Effects of Constructivist Learning Environments || Constructivist learning environments and the (im)possibility to change students' perceptions of assessment demands and approaches to learning

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  • Constructivist learning environments and the (im)possibility to change students' perceptionsof assessment demands and approaches to learningAuthor(s): David Gijbels, Mien Segers and Elke StruyfSource: Instructional Science, Vol. 36, No. 5/6, Effects of Constructivist LearningEnvironments (SEPTEMBER 2008), pp. 431-443Published by: SpringerStable URL: http://www.jstor.org/stable/23372649 .Accessed: 28/06/2014 13:48

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  • Instr Sei (2008) 36:431-443 DOI 10.1007/sl 1251-008-9064-7

    Constructivist learning environments and the

    (im)possibility to change students' perceptions of assessment demands and approaches to learning

    David Gijbels Mien Segers Elke Struyf

    Published online: 19 August 2008 Springer Science+Business Media B.V. 2008

    Abstract Recent research shows that, as students interpret the demands of the assessment

    tasks, they vary their approaches to learning in order to cope with the assessment tasks.

    Three research questions are central in the present paper: (1) Do students who participate in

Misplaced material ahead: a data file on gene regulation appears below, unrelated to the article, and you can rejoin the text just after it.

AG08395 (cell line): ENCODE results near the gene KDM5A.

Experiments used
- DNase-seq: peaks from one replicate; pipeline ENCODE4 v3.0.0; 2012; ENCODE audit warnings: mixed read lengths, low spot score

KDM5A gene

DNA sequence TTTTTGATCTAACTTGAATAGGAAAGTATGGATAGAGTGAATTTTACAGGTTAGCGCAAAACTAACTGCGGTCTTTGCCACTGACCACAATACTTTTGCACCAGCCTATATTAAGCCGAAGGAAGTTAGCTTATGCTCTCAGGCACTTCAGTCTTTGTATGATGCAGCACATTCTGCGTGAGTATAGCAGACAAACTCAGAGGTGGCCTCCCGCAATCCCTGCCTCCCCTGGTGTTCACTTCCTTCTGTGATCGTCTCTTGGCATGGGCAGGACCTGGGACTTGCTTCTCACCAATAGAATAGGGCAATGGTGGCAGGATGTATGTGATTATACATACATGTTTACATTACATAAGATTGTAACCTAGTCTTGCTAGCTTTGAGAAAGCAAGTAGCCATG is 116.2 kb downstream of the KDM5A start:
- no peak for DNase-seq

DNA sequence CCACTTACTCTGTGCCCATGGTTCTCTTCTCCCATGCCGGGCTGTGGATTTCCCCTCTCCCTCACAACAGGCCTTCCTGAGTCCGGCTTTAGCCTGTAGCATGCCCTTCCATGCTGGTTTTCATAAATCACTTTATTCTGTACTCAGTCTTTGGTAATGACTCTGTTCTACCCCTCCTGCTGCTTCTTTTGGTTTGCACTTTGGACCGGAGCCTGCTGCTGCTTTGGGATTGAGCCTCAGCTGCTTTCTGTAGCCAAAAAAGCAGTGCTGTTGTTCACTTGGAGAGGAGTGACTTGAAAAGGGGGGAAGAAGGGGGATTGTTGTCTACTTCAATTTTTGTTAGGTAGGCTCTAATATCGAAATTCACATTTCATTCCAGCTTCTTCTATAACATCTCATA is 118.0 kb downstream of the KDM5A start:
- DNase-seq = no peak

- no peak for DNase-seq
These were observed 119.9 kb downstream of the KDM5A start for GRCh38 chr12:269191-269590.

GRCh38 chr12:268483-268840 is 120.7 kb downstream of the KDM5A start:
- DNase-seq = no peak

a constructivist learning environment change their perception of assessment demands

    towards more deep level demands? (2) Do students in a constructivist learning environ

    ment change their approaches to learning towards a more deep approach to learning? (3) Is

    there a relation between change in approaches to learning and change in the perceptions of

    the assessment demands? Students following the course 'Education and psychology' of the

    teacher training program at the University of Antwerp completed questionnaires during the

    first, the second and the final lesson of the course. One questionnaire measured their

    approaches to learning and the other their general perceptions of the assessment demands.

    The course 'Education and psychology' can be labelled as a 'constructivist learning environment' with congruent assessment methods. Results of the paired sampled t-tests

    indicated that students indeed do change their perceptions of assessment demands towards

    more deep level demands. However, the results also indicated that students did not change their approach to learning towards a more deep approach. On the contrary, students seem to

    develop more surface approaches to learning during the course. Correlation analyses indicated that only changes of perceptions of assessment demands towards less surface

    levels are significantly related to changes in approaches to learning, towards a more surface

    approach. Results of the stepwise multiple regression analyses indicated that students'